Would you like to know a justifiable reason behind the Asian squat?

This odd topic of article arises from an interesting finding from “Where Stuffs Come From” by Harvey Molotch. In short, the book is about how some commonly found product came about, focusing in the field of design and history.

In the book, Molotch talks about several everyday things that we might do better without, such as beds, clothings and chairs. However, what caught my interest was when he talks about the chair.

I’ll mostly quote straightaway from the book because he explains them in an already efficient way which any further summarisation will result in a lack of information.

Before the invention of the chair, people squat or sit cross-legged or flat on the ground. Islamic peoples traditionally do without furniture, making both home and public life on elaborate rugs. Chairs existed as early as the Neolithic Age but as an expression of authority rather than relief from standing.

It appeared in the West during the medieval period for no other reason than to display high status. It was used by a tiny segment of the population at the time. Chairs were a part of the methodology of respect and rectitude.

Today, chair has become a necessity. However, it is ironic that it is dangerous to posture, bone development, and healthy defecation. Something other than inherent functionality lies behind it.

Use of chairs is actively enforced, starting with the hard work of training children to sit. Eventually, to go without a chair would do so at the expense of a breach of ordinary social life. Imagine standing as you are having dinner in a restaurant. Unconsciously, it’s symbolic value and the physical necessity now reinforce one another.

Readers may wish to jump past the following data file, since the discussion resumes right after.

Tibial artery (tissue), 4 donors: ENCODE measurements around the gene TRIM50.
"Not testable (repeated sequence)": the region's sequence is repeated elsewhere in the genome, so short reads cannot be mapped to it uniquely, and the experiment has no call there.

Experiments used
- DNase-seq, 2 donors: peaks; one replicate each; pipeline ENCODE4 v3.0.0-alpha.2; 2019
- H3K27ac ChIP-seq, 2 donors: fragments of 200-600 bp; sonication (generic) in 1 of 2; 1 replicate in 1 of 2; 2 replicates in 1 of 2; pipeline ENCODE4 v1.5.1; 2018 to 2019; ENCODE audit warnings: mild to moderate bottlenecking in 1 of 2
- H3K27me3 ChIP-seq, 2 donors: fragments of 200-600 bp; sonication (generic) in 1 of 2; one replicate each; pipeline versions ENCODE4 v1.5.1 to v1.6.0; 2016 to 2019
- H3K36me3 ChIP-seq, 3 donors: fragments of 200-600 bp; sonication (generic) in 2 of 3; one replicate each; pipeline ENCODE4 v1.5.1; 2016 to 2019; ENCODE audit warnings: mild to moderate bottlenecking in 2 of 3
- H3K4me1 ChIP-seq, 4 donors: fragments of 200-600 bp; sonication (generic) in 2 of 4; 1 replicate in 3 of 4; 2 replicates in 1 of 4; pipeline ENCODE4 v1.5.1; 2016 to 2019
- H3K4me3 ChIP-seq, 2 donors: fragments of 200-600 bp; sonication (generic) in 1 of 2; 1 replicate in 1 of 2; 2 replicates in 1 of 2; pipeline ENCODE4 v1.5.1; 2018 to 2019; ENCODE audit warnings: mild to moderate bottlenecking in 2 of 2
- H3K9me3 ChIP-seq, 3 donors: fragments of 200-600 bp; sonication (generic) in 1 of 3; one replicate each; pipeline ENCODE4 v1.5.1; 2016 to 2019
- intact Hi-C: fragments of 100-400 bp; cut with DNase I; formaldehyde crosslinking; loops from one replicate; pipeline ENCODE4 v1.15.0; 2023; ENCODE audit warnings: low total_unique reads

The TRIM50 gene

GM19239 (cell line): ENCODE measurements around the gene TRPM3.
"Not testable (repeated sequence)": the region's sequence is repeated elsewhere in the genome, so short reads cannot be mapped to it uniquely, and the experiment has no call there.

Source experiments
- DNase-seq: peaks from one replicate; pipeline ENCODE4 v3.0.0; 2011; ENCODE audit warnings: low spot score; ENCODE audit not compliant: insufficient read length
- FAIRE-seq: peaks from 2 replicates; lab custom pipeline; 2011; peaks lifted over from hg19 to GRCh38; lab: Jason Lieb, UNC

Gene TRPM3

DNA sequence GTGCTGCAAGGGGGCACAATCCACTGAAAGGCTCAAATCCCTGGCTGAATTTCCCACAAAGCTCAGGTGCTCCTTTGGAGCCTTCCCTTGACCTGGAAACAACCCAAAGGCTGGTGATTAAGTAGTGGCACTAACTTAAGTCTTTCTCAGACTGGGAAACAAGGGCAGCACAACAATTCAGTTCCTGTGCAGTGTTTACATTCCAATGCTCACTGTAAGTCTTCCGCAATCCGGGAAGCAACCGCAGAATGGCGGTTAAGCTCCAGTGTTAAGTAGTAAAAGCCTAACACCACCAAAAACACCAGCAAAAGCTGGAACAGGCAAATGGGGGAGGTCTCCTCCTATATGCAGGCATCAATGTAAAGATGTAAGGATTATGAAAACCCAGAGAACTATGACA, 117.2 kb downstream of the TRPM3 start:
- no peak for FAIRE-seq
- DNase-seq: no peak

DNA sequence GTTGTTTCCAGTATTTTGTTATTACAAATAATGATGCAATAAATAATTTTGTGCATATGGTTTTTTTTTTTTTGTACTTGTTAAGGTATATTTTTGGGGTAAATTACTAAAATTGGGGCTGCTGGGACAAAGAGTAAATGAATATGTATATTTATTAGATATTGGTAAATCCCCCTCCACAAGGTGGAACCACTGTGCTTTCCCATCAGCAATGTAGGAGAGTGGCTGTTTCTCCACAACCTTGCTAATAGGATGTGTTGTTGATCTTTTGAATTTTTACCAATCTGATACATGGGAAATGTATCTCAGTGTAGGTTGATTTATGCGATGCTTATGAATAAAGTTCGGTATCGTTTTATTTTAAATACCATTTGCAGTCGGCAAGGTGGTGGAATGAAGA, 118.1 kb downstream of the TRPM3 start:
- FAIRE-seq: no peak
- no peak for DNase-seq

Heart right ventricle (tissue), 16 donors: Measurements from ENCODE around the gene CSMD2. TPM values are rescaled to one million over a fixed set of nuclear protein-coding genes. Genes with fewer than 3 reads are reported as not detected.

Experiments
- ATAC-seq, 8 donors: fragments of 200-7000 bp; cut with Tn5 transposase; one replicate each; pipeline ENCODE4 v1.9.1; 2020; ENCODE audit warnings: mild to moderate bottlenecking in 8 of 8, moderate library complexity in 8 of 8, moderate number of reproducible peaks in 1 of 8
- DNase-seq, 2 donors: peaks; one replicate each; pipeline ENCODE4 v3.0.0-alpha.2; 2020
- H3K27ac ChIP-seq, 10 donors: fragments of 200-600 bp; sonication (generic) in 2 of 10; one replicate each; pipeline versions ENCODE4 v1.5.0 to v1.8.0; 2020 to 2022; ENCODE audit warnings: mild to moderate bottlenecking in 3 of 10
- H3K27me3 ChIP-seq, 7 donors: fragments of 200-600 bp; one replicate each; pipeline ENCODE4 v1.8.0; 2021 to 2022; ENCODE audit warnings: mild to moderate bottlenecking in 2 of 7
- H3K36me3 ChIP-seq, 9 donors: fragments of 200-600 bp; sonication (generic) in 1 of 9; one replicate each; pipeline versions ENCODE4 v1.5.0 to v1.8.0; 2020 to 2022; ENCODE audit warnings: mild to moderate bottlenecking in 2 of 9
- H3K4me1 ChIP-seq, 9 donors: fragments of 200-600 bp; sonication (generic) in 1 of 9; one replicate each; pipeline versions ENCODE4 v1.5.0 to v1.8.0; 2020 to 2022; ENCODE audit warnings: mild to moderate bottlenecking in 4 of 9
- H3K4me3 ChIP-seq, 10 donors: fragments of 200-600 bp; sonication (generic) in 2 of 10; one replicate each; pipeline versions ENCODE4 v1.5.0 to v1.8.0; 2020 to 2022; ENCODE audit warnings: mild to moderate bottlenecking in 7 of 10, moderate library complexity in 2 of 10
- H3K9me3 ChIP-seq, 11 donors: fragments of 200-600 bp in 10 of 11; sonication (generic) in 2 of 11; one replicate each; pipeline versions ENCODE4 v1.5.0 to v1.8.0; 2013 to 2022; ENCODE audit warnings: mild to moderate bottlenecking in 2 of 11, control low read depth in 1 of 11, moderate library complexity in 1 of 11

As a result of years, Europeans and North Americans have lost the technique and muscle power to squat. This reminded me of the “Asian squat”, a squat that is quite unnatural to perform physically by non-Asians.

After a quick search on the Asian squat, all writings and articles seem to attribute the reason of it to squatting toilet. So I’d say it’s a reasonable theory but certainly not a well thought explanation.

A man doing the Asian squat in South Korea. Photo was taken by Aran Modesto

This is not to say that chairs, clothing, etc., should not exist. On the contrary, as time passes, they have evolved into something which we truly cannot live without. What I find interesting is how such everyday things have such unexpected history. Makes me think twice about how so many simple things around us may have come about and that me sitting in the chair would make me as important as a king just a few centuries ago.

Other than the chair, Molotch’s thought on clothing is equally interesting. Clothing, as with chairs, do little for the body. It is another necessity we could often do without. Clothing supposedly helps ward off a cold even though bacteria and viruses cause disease. It does incubate and help spread vermin and dangerous microbes, especially when adequate laundering is not feasible.

A man doing the asian squat in South Korea. Photo taken by Aran Modesto